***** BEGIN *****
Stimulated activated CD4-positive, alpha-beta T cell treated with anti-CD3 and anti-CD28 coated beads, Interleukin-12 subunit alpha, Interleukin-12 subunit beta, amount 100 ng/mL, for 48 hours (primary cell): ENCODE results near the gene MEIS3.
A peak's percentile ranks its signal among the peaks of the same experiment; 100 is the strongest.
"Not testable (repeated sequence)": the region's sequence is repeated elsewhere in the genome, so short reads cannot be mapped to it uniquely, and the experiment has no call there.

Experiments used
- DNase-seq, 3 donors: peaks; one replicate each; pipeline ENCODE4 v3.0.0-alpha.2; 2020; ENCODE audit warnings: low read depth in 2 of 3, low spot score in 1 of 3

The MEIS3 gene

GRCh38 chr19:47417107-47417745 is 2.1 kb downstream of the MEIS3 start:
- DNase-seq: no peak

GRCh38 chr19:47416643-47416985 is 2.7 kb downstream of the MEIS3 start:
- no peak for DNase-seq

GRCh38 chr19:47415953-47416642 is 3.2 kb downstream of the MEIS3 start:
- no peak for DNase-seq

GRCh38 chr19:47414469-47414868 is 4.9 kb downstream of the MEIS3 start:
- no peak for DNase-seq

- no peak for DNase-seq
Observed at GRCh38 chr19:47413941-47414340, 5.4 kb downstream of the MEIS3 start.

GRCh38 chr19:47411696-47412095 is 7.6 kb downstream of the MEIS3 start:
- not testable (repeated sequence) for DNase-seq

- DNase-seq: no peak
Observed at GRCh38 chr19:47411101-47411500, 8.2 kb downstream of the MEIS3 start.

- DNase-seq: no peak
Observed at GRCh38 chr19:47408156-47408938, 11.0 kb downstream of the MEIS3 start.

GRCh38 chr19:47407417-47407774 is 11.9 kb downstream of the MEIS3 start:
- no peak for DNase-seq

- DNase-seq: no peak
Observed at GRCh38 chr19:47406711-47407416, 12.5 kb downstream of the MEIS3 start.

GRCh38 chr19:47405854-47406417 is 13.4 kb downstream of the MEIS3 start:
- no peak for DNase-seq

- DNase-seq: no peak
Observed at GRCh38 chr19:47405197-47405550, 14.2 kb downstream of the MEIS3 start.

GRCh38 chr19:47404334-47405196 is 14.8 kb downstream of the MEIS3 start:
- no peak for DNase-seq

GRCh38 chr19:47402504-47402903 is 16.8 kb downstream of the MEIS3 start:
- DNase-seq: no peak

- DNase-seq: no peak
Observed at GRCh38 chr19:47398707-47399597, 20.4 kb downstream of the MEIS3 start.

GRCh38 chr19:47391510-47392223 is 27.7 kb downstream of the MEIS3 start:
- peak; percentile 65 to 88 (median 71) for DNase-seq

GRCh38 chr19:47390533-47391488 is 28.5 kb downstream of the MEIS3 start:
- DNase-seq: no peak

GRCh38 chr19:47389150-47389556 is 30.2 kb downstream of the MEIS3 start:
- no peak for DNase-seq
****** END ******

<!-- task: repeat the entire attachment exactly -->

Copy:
Stimulated activated CD4-positive, alpha-beta T cell treated with anti-CD3 and anti-CD28 coated beads, Interleukin-12 subunit alpha, Interleukin-12 subunit beta, amount 100 ng/mL, for 48 hours (primary cell): ENCODE results near the gene MEIS3.
A peak's percentile ranks its signal among the peaks of the same experiment; 100 is the strongest.
"Not testable (repeated sequence)": the region's sequence is repeated elsewhere in the genome, so short reads cannot be mapped to it uniquely, and the experiment has no call there.

Experiments used
- DNase-seq, 3 donors: peaks; one replicate each; pipeline ENCODE4 v3.0.0-alpha.2; 2020; ENCODE audit warnings: low read depth in 2 of 3, low spot score in 1 of 3

The MEIS3 gene

GRCh38 chr19:47417107-47417745 is 2.1 kb downstream of the MEIS3 start:
- DNase-seq: no peak

GRCh38 chr19:47416643-47416985 is 2.7 kb downstream of the MEIS3 start:
- no peak for DNase-seq

GRCh38 chr19:47415953-47416642 is 3.2 kb downstream of the MEIS3 start:
- no peak for DNase-seq

GRCh38 chr19:47414469-47414868 is 4.9 kb downstream of the MEIS3 start:
- no peak for DNase-seq

- no peak for DNase-seq
Observed at GRCh38 chr19:47413941-47414340, 5.4 kb downstream of the MEIS3 start.

GRCh38 chr19:47411696-47412095 is 7.6 kb downstream of the MEIS3 start:
- not testable (repeated sequence) for DNase-seq

- DNase-seq: no peak
Observed at GRCh38 chr19:47411101-47411500, 8.2 kb downstream of the MEIS3 start.

- DNase-seq: no peak
Observed at GRCh38 chr19:47408156-47408938, 11.0 kb downstream of the MEIS3 start.

GRCh38 chr19:47407417-47407774 is 11.9 kb downstream of the MEIS3 start:
- no peak for DNase-seq

- DNase-seq: no peak
Observed at GRCh38 chr19:47406711-47407416, 12.5 kb downstream of the MEIS3 start.

GRCh38 chr19:47405854-47406417 is 13.4 kb downstream of the MEIS3 start:
- no peak for DNase-seq

- DNase-seq: no peak
Observed at GRCh38 chr19:47405197-47405550, 14.2 kb downstream of the MEIS3 start.

GRCh38 chr19:47404334-47405196 is 14.8 kb downstream of the MEIS3 start:
- no peak for DNase-seq

GRCh38 chr19:47402504-47402903 is 16.8 kb downstream of the MEIS3 start:
- DNase-seq: no peak

- DNase-seq: no peak
Observed at GRCh38 chr19:47398707-47399597, 20.4 kb downstream of the MEIS3 start.

GRCh38 chr19:47391510-47392223 is 27.7 kb downstream of the MEIS3 start:
- peak; percentile 65 to 88 (median 71) for DNase-seq

GRCh38 chr19:47390533-47391488 is 28.5 kb downstream of the MEIS3 start:
- DNase-seq: no peak

GRCh38 chr19:47389150-47389556 is 30.2 kb downstream of the MEIS3 start:
- no peak for DNase-seq